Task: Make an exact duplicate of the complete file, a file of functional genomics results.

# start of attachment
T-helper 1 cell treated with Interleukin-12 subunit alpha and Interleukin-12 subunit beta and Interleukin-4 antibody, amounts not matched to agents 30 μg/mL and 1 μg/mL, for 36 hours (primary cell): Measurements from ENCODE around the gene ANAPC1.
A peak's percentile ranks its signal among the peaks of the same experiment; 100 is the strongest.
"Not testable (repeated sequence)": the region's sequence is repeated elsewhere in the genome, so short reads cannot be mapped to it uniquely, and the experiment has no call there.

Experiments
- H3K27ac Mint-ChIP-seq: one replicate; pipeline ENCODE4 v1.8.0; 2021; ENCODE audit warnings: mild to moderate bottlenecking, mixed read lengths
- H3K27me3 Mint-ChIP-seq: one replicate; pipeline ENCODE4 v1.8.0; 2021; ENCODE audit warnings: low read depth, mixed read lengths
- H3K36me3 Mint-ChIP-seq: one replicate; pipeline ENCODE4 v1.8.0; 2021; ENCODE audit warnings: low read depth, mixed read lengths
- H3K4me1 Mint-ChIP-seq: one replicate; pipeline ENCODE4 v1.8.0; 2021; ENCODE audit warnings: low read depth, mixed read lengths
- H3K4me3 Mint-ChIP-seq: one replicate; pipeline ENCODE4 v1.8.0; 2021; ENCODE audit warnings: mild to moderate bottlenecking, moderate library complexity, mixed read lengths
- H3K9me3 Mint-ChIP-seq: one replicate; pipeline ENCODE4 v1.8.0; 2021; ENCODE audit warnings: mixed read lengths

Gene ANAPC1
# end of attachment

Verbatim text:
T-helper 1 cell treated with Interleukin-12 subunit alpha and Interleukin-12 subunit beta and Interleukin-4 antibody, amounts not matched to agents 30 μg/mL and 1 μg/mL, for 36 hours (primary cell): Measurements from ENCODE around the gene ANAPC1.
A peak's percentile ranks its signal among the peaks of the same experiment; 100 is the strongest.
"Not testable (repeated sequence)": the region's sequence is repeated elsewhere in the genome, so short reads cannot be mapped to it uniquely, and the experiment has no call there.

Experiments
- H3K27ac Mint-ChIP-seq: one replicate; pipeline ENCODE4 v1.8.0; 2021; ENCODE audit warnings: mild to moderate bottlenecking, mixed read lengths
- H3K27me3 Mint-ChIP-seq: one replicate; pipeline ENCODE4 v1.8.0; 2021; ENCODE audit warnings: low read depth, mixed read lengths
- H3K36me3 Mint-ChIP-seq: one replicate; pipeline ENCODE4 v1.8.0; 2021; ENCODE audit warnings: low read depth, mixed read lengths
- H3K4me1 Mint-ChIP-seq: one replicate; pipeline ENCODE4 v1.8.0; 2021; ENCODE audit warnings: low read depth, mixed read lengths
- H3K4me3 Mint-ChIP-seq: one replicate; pipeline ENCODE4 v1.8.0; 2021; ENCODE audit warnings: mild to moderate bottlenecking, moderate library complexity, mixed read lengths
- H3K9me3 Mint-ChIP-seq: one replicate; pipeline ENCODE4 v1.8.0; 2021; ENCODE audit warnings: mixed read lengths

Gene ANAPC1